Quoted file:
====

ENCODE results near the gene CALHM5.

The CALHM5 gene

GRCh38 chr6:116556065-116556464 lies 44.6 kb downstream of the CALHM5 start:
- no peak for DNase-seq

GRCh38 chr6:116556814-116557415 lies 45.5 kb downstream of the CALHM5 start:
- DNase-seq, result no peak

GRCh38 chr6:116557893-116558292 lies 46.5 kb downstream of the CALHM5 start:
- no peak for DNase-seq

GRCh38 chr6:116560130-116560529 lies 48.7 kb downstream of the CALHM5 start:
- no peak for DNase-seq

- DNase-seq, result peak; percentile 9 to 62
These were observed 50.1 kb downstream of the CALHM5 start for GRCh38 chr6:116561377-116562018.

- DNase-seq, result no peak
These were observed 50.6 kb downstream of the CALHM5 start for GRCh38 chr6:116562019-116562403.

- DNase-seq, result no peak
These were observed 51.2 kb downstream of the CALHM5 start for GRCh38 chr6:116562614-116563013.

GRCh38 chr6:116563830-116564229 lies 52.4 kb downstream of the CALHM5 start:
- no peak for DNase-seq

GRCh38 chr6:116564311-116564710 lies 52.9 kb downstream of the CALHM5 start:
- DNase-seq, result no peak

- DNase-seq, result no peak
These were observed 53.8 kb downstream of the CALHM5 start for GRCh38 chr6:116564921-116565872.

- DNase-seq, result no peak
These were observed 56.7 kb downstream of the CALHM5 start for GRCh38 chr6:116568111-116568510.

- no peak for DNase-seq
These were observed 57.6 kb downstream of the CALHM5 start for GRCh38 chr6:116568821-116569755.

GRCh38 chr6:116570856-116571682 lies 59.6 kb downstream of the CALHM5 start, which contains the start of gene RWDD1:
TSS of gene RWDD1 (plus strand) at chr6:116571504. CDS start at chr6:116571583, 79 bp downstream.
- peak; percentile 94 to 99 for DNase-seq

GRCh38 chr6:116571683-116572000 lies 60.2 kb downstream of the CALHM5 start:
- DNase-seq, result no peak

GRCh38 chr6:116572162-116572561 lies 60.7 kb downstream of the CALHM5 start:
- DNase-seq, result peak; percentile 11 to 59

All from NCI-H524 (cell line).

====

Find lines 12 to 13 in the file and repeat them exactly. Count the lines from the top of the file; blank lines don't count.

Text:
These were observed 50.1 kb downstream of the CALHM5 start for GRCh38 chr6:116561377-116562018.

- DNase-seq, result no peak